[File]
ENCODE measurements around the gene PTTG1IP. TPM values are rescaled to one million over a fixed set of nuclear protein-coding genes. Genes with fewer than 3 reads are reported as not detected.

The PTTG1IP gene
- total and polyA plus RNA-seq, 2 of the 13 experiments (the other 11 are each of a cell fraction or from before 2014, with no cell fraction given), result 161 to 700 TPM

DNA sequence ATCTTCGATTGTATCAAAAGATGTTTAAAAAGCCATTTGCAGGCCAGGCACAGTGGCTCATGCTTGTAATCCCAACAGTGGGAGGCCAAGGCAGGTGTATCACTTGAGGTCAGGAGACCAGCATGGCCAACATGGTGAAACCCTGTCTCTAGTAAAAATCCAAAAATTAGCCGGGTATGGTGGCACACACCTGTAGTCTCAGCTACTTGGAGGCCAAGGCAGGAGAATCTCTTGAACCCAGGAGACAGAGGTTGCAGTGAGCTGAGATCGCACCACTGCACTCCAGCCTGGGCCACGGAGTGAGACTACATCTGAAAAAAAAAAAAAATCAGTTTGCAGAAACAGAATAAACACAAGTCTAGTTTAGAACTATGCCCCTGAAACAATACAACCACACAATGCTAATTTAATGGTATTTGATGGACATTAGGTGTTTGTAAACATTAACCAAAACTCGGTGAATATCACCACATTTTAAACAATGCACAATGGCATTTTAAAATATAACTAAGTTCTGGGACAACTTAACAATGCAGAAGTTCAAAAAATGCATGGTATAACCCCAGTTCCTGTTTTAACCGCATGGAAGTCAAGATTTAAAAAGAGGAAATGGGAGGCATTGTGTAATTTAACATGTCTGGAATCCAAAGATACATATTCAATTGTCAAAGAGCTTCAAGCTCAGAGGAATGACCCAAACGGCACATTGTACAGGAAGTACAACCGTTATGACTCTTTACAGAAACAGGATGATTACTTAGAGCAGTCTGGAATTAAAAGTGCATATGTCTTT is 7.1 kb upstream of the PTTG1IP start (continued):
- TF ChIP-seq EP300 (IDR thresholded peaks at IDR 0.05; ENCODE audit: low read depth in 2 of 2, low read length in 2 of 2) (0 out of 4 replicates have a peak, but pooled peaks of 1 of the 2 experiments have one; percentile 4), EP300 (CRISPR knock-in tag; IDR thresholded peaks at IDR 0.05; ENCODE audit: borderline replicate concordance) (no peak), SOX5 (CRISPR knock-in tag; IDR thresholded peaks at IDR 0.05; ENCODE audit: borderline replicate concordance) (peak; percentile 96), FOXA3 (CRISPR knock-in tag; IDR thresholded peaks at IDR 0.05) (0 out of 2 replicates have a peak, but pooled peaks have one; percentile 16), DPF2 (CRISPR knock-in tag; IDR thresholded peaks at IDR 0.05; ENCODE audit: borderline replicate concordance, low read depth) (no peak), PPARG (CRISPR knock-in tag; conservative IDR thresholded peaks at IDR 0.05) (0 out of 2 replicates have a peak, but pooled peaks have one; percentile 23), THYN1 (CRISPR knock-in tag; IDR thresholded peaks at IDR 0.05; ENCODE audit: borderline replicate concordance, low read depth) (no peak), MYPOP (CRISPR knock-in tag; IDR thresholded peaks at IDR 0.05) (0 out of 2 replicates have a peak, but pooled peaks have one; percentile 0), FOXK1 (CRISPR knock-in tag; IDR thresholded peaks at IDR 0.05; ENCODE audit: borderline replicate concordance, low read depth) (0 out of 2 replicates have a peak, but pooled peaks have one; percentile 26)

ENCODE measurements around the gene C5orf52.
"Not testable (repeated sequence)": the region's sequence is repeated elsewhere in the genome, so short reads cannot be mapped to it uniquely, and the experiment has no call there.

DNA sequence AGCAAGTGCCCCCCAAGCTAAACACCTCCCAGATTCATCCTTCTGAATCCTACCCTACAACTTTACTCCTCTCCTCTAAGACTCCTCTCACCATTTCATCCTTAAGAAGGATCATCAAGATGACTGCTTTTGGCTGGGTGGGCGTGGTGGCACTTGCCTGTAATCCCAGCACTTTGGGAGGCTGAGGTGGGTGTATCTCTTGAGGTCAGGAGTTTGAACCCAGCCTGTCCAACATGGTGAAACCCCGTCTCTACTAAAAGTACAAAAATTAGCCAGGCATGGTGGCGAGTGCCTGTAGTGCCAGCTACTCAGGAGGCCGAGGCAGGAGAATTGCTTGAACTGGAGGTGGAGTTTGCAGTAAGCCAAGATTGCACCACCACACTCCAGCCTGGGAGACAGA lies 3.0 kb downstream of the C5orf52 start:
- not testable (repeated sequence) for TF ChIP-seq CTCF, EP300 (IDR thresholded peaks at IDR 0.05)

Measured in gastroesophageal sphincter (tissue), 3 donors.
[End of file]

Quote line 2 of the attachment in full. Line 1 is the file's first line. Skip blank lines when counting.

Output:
The PTTG1IP gene